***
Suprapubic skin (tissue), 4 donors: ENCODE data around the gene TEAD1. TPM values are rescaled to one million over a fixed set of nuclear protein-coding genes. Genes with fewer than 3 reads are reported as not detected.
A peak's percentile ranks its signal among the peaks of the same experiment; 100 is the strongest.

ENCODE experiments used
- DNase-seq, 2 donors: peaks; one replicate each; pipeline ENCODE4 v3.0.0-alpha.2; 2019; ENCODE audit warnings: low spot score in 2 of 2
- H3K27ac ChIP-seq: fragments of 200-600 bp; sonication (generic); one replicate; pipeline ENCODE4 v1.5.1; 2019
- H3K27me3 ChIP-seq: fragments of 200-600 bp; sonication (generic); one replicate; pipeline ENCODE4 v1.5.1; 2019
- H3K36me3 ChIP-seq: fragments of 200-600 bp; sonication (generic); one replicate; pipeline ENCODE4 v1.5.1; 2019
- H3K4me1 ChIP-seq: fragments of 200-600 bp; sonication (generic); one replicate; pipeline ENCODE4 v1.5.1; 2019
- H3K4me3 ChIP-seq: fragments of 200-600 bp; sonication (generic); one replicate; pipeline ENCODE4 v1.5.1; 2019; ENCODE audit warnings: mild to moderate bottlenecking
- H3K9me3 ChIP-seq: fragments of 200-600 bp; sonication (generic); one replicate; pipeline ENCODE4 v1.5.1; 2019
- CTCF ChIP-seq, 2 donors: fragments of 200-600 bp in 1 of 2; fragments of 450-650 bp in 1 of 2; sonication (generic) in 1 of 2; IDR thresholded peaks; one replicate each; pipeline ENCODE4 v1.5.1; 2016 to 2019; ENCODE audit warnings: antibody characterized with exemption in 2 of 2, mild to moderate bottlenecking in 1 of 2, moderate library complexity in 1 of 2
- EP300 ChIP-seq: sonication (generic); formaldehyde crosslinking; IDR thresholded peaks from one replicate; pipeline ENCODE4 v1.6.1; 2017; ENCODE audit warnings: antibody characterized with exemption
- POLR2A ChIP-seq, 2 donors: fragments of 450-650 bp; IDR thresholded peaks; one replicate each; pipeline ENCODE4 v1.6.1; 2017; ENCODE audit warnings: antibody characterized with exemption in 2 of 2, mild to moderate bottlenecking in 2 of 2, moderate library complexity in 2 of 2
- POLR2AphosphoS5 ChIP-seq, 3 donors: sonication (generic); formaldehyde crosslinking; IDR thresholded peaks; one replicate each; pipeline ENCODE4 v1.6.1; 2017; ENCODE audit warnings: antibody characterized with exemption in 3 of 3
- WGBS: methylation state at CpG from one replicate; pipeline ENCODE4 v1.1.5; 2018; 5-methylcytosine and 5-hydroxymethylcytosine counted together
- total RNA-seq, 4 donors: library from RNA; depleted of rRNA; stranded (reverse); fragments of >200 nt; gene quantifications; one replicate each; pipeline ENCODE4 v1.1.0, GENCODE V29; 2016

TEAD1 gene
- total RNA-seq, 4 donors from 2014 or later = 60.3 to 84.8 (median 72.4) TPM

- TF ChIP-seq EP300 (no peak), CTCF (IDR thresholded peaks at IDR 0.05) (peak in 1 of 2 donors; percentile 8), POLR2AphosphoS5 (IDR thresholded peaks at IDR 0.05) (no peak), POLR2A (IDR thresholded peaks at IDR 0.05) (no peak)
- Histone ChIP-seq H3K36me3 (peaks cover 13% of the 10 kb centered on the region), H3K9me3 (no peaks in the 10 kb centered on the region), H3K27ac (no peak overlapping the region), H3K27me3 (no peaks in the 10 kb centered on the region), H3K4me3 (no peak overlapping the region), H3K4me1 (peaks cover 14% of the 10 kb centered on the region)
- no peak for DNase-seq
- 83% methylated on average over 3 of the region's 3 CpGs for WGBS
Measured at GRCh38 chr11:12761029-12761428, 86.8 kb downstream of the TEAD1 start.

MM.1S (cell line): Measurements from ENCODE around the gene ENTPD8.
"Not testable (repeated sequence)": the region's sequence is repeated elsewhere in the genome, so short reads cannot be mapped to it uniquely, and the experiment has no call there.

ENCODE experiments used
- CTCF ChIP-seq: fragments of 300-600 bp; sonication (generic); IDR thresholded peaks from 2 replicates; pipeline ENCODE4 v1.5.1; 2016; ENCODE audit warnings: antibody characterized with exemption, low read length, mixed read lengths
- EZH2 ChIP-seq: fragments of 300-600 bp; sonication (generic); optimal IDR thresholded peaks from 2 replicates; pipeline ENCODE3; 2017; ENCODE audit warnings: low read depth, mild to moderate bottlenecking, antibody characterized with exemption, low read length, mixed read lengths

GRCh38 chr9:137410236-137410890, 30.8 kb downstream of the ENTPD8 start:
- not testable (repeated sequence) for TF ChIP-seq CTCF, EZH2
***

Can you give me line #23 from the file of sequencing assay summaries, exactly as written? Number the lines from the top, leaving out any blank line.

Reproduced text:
Measured at GRCh38 chr11:12761029-12761428, 86.8 kb downstream of the TEAD1 start.